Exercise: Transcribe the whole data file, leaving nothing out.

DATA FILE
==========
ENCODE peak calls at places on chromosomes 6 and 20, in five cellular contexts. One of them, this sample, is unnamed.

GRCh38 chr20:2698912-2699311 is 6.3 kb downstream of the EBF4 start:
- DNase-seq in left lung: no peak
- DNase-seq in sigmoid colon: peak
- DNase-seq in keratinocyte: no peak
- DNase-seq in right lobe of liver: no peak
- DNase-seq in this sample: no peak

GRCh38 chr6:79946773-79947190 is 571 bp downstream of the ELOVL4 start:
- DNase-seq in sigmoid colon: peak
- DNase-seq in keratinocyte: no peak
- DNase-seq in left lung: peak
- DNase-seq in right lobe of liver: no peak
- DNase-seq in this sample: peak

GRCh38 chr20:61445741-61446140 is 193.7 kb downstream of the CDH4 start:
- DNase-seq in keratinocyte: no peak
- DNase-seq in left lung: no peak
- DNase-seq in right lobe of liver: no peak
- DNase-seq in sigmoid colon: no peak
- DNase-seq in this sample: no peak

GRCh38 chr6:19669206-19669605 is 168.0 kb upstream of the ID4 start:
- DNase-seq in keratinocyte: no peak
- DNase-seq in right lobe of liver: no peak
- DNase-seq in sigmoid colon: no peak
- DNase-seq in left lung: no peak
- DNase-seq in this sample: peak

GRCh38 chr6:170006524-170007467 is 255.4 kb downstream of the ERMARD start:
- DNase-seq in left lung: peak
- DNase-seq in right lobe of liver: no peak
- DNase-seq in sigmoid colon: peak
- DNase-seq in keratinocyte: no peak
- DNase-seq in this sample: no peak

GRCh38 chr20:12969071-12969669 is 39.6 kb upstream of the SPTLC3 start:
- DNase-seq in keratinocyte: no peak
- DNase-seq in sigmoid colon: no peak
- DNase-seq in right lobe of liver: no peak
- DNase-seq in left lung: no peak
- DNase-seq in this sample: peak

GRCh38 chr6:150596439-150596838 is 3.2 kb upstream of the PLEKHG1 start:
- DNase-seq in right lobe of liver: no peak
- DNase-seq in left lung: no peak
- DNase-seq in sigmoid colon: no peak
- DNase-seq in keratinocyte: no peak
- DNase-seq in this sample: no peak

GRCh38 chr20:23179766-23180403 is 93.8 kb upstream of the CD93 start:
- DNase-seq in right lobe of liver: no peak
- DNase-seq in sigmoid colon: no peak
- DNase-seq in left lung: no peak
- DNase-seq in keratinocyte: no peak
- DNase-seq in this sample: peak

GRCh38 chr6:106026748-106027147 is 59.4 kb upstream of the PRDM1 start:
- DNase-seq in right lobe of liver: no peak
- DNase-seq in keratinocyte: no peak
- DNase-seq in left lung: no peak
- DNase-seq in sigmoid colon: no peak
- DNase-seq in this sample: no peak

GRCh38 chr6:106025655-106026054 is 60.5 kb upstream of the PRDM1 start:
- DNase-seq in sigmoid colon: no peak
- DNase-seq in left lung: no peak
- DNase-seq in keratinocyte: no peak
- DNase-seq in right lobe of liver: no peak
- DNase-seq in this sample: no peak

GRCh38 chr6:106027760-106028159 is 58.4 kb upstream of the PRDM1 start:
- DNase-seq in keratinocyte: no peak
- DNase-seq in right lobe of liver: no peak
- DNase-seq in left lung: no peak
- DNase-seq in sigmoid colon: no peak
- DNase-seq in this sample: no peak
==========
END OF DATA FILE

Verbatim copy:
ENCODE peak calls at places on chromosomes 6 and 20, in five cellular contexts. One of them, this sample, is unnamed.

GRCh38 chr20:2698912-2699311 is 6.3 kb downstream of the EBF4 start:
- DNase-seq in left lung: no peak
- DNase-seq in sigmoid colon: peak
- DNase-seq in keratinocyte: no peak
- DNase-seq in right lobe of liver: no peak
- DNase-seq in this sample: no peak

GRCh38 chr6:79946773-79947190 is 571 bp downstream of the ELOVL4 start:
- DNase-seq in sigmoid colon: peak
- DNase-seq in keratinocyte: no peak
- DNase-seq in left lung: peak
- DNase-seq in right lobe of liver: no peak
- DNase-seq in this sample: peak

GRCh38 chr20:61445741-61446140 is 193.7 kb downstream of the CDH4 start:
- DNase-seq in keratinocyte: no peak
- DNase-seq in left lung: no peak
- DNase-seq in right lobe of liver: no peak
- DNase-seq in sigmoid colon: no peak
- DNase-seq in this sample: no peak

GRCh38 chr6:19669206-19669605 is 168.0 kb upstream of the ID4 start:
- DNase-seq in keratinocyte: no peak
- DNase-seq in right lobe of liver: no peak
- DNase-seq in sigmoid colon: no peak
- DNase-seq in left lung: no peak
- DNase-seq in this sample: peak

GRCh38 chr6:170006524-170007467 is 255.4 kb downstream of the ERMARD start:
- DNase-seq in left lung: peak
- DNase-seq in right lobe of liver: no peak
- DNase-seq in sigmoid colon: peak
- DNase-seq in keratinocyte: no peak
- DNase-seq in this sample: no peak

GRCh38 chr20:12969071-12969669 is 39.6 kb upstream of the SPTLC3 start:
- DNase-seq in keratinocyte: no peak
- DNase-seq in sigmoid colon: no peak
- DNase-seq in right lobe of liver: no peak
- DNase-seq in left lung: no peak
- DNase-seq in this sample: peak

GRCh38 chr6:150596439-150596838 is 3.2 kb upstream of the PLEKHG1 start:
- DNase-seq in right lobe of liver: no peak
- DNase-seq in left lung: no peak
- DNase-seq in sigmoid colon: no peak
- DNase-seq in keratinocyte: no peak
- DNase-seq in this sample: no peak

GRCh38 chr20:23179766-23180403 is 93.8 kb upstream of the CD93 start:
- DNase-seq in right lobe of liver: no peak
- DNase-seq in sigmoid colon: no peak
- DNase-seq in left lung: no peak
- DNase-seq in keratinocyte: no peak
- DNase-seq in this sample: peak

GRCh38 chr6:106026748-106027147 is 59.4 kb upstream of the PRDM1 start:
- DNase-seq in right lobe of liver: no peak
- DNase-seq in keratinocyte: no peak
- DNase-seq in left lung: no peak
- DNase-seq in sigmoid colon: no peak
- DNase-seq in this sample: no peak

GRCh38 chr6:106025655-106026054 is 60.5 kb upstream of the PRDM1 start:
- DNase-seq in sigmoid colon: no peak
- DNase-seq in left lung: no peak
- DNase-seq in keratinocyte: no peak
- DNase-seq in right lobe of liver: no peak
- DNase-seq in this sample: no peak

GRCh38 chr6:106027760-106028159 is 58.4 kb upstream of the PRDM1 start:
- DNase-seq in keratinocyte: no peak
- DNase-seq in right lobe of liver: no peak
- DNase-seq in left lung: no peak
- DNase-seq in sigmoid colon: no peak
- DNase-seq in this sample: no peak